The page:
14. Accepting professional requirements
Teachers are aware of the specific requirements of their profession and promote collaborative working amongst the staff team.

14.1 Use working hours and equipment, including the available Information and Communication Technology (ICT), in an effective, responsible and efficient manner to enhance productivity.

14.2 Have knowledge and strategies to deal with workload, stress and other work challenges.

14.3 Communicate, interact and co-operate with colleagues.

14.4 Work, if possible, in a team and support each other to prepare lesson content, ordering of lesson content (learning sequences) and to share workload within the teaching team.

15. Continuing professional development
Teachers understand their profession as a lifelong learning process

15.1 Perform administrative work and complete documentation, recording evidence of their own work and its results.

15.2 Apply selected methods for evaluating the teaching-learning process and identify areas of improvement to develop their own professional knowledge and practice.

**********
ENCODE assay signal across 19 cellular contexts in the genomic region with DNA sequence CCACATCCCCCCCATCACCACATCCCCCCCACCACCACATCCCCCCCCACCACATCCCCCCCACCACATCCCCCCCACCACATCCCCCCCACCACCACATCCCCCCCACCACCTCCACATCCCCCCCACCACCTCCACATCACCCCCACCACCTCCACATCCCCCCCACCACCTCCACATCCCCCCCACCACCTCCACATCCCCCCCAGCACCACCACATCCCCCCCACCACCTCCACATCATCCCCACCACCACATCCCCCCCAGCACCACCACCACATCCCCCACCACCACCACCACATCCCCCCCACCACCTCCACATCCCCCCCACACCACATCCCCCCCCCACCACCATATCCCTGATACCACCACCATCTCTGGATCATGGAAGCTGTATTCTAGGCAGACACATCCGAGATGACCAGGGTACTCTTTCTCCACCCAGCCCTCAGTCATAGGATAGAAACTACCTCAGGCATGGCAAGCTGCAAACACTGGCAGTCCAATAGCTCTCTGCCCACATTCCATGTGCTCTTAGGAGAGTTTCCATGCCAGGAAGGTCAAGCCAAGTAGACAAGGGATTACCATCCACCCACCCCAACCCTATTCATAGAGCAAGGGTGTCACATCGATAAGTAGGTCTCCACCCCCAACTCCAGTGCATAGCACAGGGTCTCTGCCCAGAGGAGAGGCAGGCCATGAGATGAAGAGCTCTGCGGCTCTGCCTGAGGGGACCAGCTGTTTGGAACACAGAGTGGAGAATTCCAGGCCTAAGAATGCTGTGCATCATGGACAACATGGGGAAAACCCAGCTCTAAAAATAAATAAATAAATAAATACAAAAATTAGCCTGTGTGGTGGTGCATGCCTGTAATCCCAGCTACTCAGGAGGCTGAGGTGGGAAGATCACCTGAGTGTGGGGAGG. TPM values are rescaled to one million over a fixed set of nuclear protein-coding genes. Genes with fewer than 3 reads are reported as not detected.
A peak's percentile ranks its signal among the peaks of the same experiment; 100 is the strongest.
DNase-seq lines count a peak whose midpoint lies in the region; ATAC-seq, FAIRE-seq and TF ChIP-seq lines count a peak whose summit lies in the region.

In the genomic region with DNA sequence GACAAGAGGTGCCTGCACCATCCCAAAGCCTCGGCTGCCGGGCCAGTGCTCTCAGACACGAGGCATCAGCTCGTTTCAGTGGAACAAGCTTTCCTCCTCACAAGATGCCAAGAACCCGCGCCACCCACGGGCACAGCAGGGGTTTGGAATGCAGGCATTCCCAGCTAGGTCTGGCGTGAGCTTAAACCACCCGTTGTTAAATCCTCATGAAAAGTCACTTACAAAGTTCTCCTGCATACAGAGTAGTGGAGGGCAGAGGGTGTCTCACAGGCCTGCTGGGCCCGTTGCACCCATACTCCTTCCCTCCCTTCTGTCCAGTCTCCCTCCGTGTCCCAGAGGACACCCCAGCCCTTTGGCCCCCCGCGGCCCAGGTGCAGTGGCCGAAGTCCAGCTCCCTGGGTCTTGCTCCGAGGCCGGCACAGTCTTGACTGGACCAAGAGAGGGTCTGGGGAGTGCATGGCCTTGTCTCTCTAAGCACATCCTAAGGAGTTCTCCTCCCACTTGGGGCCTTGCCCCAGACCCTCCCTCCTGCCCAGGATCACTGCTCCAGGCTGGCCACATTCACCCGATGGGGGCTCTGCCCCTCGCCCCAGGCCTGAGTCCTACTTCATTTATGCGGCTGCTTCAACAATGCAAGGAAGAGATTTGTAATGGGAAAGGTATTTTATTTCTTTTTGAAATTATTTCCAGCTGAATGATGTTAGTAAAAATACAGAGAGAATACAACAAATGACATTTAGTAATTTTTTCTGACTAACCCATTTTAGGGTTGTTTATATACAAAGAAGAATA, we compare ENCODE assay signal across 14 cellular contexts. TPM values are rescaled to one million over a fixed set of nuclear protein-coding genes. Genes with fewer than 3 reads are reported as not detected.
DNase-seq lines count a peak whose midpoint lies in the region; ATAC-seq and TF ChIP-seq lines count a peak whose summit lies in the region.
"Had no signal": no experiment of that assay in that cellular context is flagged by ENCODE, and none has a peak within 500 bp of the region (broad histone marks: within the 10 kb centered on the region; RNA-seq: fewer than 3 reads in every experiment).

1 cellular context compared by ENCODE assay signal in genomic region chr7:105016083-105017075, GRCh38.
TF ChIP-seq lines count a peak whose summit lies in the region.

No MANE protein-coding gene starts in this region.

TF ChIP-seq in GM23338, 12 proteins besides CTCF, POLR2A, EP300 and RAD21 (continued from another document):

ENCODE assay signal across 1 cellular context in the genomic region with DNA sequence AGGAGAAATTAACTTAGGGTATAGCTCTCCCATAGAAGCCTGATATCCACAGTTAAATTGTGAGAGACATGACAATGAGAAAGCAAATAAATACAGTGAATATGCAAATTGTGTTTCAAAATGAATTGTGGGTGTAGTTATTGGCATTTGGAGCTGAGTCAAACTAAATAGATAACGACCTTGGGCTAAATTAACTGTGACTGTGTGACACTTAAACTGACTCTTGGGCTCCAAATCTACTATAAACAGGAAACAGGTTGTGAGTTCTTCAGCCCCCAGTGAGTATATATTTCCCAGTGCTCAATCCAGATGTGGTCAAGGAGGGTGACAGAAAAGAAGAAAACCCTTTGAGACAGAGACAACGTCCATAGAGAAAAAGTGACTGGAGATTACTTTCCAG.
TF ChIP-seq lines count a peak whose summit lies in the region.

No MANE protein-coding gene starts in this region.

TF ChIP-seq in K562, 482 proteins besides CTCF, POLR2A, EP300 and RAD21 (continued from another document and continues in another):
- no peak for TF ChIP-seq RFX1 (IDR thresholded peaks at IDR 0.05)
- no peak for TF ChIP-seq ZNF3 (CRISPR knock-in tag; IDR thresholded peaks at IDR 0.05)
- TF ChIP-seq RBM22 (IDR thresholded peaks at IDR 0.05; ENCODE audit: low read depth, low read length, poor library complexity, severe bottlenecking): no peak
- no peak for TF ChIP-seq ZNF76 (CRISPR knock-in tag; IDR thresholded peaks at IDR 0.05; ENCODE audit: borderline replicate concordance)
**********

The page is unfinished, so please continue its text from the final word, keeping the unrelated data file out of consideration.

15.3 Participate in self-evaluation and provide constructive feedback to colleagues. Integrate feedback into work practices to improve learning and teaching.

15.4 Know where to get assistance and use these opportunities to develop knowledge and skills. Provide assistance by coaching and mentoring colleagues, particularly student teachers and novices.

15.5 Acquire the comprehensive ability of learning to know, learning to do, learning to live together and learning to be (The four Pillars of Education[4]).

15.6 Use individual and group, formal and non-formal training opportunities on a regular basis to keep up-to-date with new professional developments and work practices in vocational education, as well as digital literacy and skills in the application of Information and Communication Technology (ICT).

15.7 Cooperate with colleagues to explore and contemplate contemporary educational issues and research to incorporate new knowledge into work practices.

16. Participating in innovation
Teachers participate in the planning and implementation of school projects and development proposals.

16.1 Have knowledge of the guiding principles of the education law, the national educational policy and the technical and vocational education development strategy.

16.2 Have knowledge of the vision and mission of their school, and support their school in implementing activities that contribute to the development of the community, the district, the province and the country.